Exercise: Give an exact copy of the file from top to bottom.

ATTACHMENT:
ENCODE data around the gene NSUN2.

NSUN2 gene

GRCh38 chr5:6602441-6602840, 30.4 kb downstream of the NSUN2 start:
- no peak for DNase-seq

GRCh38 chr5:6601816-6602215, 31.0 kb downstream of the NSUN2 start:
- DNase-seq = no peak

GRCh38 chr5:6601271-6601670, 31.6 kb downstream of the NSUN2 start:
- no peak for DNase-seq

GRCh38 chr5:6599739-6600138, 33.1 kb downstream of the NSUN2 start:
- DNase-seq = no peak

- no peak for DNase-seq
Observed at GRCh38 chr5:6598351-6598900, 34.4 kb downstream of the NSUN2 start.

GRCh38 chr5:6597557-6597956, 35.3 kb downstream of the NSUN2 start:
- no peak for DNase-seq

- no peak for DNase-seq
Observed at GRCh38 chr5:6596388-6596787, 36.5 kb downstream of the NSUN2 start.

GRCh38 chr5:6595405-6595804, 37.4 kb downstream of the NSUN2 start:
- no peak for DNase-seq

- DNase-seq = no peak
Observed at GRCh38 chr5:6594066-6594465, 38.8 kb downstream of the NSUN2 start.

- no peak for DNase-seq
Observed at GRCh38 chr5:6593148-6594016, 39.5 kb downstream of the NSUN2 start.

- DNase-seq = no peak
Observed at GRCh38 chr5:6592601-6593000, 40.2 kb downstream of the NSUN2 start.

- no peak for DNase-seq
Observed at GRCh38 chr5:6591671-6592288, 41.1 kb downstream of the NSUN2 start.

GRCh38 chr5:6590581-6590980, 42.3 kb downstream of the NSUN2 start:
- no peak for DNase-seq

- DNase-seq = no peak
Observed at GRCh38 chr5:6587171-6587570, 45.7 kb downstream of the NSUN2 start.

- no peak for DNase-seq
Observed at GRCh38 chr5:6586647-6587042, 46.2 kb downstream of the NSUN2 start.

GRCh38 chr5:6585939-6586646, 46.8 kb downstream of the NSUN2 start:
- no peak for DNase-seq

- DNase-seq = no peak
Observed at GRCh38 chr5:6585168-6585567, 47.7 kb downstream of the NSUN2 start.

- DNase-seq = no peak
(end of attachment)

ENCODE data around the gene NSUN2.

NSUN2 gene

GRCh38 chr5:6602441-6602840, 30.4 kb downstream of the NSUN2 start:
- no peak for DNase-seq

GRCh38 chr5:6601816-6602215, 31.0 kb downstream of the NSUN2 start:
- DNase-seq = no peak

GRCh38 chr5:6601271-6601670, 31.6 kb downstream of the NSUN2 start:
- no peak for DNase-seq

GRCh38 chr5:6599739-6600138, 33.1 kb downstream of the NSUN2 start:
- DNase-seq = no peak

- no peak for DNase-seq
Observed at GRCh38 chr5:6598351-6598900, 34.4 kb downstream of the NSUN2 start.

GRCh38 chr5:6597557-6597956, 35.3 kb downstream of the NSUN2 start:
- no peak for DNase-seq

- no peak for DNase-seq
Observed at GRCh38 chr5:6596388-6596787, 36.5 kb downstream of the NSUN2 start.

GRCh38 chr5:6595405-6595804, 37.4 kb downstream of the NSUN2 start:
- no peak for DNase-seq

- DNase-seq = no peak
Observed at GRCh38 chr5:6594066-6594465, 38.8 kb downstream of the NSUN2 start.

- no peak for DNase-seq
Observed at GRCh38 chr5:6593148-6594016, 39.5 kb downstream of the NSUN2 start.

- DNase-seq = no peak
Observed at GRCh38 chr5:6592601-6593000, 40.2 kb downstream of the NSUN2 start.

- no peak for DNase-seq
Observed at GRCh38 chr5:6591671-6592288, 41.1 kb downstream of the NSUN2 start.

GRCh38 chr5:6590581-6590980, 42.3 kb downstream of the NSUN2 start:
- no peak for DNase-seq

- DNase-seq = no peak
Observed at GRCh38 chr5:6587171-6587570, 45.7 kb downstream of the NSUN2 start.

- no peak for DNase-seq
Observed at GRCh38 chr5:6586647-6587042, 46.2 kb downstream of the NSUN2 start.

GRCh38 chr5:6585939-6586646, 46.8 kb downstream of the NSUN2 start:
- no peak for DNase-seq

- DNase-seq = no peak
Observed at GRCh38 chr5:6585168-6585567, 47.7 kb downstream of the NSUN2 start.

- DNase-seq = no peak